whom, whose, whoop, whole.
H after r has no sound or use; as in rheum, rhyme; pronounced reum,
H should be sounded in the middle of words; as in forehead, abhor,
behold, exhaust, inhabit, unhorse.
H should always be sounded except in the following words:--heir, herb,
honest, honor, hour, humor, and humble, and all their derivatives,--such
as humorously, derived from humor.
K and G are silent before n; as know, gnaw; pronounced no, naw.
W before r is silent; as in wring, wreath; pronounced ring, reath.
B after m is silent; as in dumb, numb; pronounced dum, num.
L before k is silent; as in balk, walk, talk; pronounced bauk, wauk,
PH has the sound of f; as in philosophy; pronounced filosofy.
NG has two sounds, one as in singer, the other as in fin-ger.
N after m, and closing a syllable, is silent; as in hymn, condemn.
P before s and t is mute; as in psalm, pseudo, ptarmigan; pronounced
salm, sudo, tarmigan.
R has two sounds, one strong and vibrating, as at the beginning of words
and syllables, such as robber, reckon, error; the other is at the
termination of the words, or when succeeded by a consonant, as farmer,
Common Errors in Pronunciation.
--ace, is not iss, as furnace, not furniss.
--age, not idge, as cabbage, courage, postage, village.
--ain, ane, not in, as certain, certane, not certin.
--ate, not it, as moderate, not moderit.
--ect, not ec, as aspect, not aspec; subject, not subjec.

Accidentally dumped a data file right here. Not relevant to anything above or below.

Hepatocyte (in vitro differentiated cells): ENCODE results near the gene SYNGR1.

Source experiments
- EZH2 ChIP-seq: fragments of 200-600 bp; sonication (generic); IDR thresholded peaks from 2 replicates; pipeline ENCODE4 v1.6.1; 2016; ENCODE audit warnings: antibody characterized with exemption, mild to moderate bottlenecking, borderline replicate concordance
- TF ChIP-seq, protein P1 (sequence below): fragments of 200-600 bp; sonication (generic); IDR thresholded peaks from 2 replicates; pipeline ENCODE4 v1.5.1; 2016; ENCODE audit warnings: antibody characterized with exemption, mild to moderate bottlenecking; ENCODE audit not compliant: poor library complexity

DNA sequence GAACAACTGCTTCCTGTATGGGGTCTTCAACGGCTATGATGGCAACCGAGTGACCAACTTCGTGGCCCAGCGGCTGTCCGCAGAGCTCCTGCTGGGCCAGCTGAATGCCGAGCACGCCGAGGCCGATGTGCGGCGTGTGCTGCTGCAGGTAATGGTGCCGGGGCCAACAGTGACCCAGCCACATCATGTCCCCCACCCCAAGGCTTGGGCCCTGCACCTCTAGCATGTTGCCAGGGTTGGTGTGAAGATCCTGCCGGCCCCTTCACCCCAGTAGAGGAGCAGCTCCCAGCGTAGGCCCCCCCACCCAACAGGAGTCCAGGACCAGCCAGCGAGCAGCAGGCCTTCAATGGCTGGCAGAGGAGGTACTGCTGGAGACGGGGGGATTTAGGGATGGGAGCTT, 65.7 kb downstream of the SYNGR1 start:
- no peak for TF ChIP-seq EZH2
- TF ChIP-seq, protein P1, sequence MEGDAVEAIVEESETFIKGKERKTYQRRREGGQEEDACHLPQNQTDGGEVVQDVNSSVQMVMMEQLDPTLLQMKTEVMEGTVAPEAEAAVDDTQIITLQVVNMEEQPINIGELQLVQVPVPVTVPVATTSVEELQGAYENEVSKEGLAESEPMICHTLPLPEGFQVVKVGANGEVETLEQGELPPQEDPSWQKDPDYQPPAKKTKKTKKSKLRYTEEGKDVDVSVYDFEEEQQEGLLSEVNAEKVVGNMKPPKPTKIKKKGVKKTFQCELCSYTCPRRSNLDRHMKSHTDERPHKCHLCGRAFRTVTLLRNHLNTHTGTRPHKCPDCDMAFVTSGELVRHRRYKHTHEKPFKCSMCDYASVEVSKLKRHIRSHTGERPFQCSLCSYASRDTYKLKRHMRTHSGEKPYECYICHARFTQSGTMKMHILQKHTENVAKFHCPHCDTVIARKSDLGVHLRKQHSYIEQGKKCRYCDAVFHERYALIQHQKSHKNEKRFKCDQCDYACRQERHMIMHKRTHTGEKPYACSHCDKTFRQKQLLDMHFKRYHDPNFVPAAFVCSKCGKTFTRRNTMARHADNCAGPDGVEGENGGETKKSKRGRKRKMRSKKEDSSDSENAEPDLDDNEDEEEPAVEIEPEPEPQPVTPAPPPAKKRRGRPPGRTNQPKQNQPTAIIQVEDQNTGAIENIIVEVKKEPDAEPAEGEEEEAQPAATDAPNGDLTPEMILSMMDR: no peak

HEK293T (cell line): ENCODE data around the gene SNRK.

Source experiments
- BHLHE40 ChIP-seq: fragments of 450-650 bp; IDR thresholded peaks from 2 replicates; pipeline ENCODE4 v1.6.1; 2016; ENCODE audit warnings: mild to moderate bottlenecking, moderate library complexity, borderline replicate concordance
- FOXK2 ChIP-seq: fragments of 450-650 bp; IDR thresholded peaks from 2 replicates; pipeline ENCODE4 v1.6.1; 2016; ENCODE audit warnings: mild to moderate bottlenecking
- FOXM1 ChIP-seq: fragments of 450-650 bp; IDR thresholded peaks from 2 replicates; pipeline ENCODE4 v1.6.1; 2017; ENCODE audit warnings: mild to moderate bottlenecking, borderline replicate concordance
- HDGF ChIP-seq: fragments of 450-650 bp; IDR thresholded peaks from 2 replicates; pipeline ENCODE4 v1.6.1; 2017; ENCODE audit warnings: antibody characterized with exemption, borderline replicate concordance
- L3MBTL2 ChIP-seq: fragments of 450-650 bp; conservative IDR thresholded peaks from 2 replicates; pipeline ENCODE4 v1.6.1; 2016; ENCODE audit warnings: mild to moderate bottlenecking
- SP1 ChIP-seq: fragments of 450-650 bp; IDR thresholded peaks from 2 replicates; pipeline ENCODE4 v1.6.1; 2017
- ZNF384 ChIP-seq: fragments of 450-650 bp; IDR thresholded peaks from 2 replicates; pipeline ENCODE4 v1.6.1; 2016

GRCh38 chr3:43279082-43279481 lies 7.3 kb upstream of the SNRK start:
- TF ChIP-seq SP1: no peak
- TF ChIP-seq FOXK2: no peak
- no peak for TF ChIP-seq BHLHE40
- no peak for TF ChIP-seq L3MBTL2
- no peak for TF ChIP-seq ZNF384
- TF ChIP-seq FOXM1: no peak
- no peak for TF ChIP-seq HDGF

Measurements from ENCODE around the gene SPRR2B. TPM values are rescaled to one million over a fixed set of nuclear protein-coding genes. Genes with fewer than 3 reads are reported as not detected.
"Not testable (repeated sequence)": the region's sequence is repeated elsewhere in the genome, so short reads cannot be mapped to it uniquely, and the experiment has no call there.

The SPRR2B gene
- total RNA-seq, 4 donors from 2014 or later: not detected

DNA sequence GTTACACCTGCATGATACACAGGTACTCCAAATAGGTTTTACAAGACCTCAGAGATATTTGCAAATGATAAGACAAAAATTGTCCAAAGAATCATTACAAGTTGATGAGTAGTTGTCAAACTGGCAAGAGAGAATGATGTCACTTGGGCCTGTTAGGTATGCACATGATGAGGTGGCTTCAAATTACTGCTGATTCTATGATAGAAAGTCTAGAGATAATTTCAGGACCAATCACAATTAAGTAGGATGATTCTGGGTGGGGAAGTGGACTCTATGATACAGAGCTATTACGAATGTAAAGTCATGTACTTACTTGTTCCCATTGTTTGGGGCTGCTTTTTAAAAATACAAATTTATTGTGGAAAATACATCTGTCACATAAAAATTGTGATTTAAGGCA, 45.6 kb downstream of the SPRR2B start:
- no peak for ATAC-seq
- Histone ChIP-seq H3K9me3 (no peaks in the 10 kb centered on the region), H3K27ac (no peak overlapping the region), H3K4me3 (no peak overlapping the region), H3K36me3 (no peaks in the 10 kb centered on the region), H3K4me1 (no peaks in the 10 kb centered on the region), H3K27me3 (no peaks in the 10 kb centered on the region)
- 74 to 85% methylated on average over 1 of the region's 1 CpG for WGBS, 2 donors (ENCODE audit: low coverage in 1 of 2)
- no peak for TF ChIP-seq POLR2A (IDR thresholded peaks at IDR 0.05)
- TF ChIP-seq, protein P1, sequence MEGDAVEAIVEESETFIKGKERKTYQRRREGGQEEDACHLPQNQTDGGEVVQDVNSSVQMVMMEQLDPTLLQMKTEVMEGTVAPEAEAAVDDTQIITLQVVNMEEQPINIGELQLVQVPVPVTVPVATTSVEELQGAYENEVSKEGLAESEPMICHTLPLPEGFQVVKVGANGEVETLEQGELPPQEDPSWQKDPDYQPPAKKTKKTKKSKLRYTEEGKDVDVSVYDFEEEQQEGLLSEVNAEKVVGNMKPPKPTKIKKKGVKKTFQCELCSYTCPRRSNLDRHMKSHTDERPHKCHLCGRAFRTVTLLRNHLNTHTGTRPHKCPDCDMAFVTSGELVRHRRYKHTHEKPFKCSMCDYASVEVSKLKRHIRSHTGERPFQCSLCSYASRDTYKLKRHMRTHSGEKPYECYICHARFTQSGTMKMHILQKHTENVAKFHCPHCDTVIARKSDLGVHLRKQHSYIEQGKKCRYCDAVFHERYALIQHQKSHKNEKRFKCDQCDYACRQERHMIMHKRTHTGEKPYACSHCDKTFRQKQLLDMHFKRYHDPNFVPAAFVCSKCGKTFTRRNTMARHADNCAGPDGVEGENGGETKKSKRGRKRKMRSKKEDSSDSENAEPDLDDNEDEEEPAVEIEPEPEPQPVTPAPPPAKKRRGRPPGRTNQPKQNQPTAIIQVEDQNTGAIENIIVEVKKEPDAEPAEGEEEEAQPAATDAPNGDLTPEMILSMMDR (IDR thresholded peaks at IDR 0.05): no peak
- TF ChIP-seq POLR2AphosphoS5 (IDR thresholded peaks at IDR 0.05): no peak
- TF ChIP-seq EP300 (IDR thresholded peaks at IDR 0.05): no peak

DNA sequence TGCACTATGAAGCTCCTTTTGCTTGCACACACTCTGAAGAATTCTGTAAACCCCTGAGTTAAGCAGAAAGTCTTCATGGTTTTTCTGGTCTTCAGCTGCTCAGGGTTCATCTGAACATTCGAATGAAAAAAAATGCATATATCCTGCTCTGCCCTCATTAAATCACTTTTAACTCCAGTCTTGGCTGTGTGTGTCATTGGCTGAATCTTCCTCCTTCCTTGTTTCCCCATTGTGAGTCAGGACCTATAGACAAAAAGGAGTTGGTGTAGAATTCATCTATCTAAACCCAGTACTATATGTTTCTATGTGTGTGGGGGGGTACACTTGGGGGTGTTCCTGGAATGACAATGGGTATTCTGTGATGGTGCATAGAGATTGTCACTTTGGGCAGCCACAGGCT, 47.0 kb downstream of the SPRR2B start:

--ed, not id, or ud, as wicked, not wickid or wickud.
--el, not l, model, not modl; novel, not novl.
--en, not n, as sudden, not suddn.--Burden, burthen, garden, lengthen,
seven, strengthen, often, and a few others, have the e silent.
--ence, not unce, as influence, not influ-unce.
--es, not is, as pleases, not pleasis.
--ile should be pronounced il, as fertil, not fertile, in all words
except chamomile (cam), exile, gentile, infantile, reconcile, and
senile, which should be pronounced ile.
--in, not n, as Latin, not Latn.
--nd, not n, as husband, not husban; thousand, not thousan.
--ness, not niss, as carefulness, not carefulniss.
--ng, not n, as singing, not singin; speaking, not speakin.
--ngth, not nth, as strength, not strenth.
--son, the o should be silent; as in treason, tre-zn, not tre-son.
--tal, not tle, as capital, not capitle; metal, not mettle; mortal, not
mortle; periodical, not periodicle.
--xt, not x, as next, not nex.
Next: Short Rules For Spelling
Previous: English Grammar In A Nutshell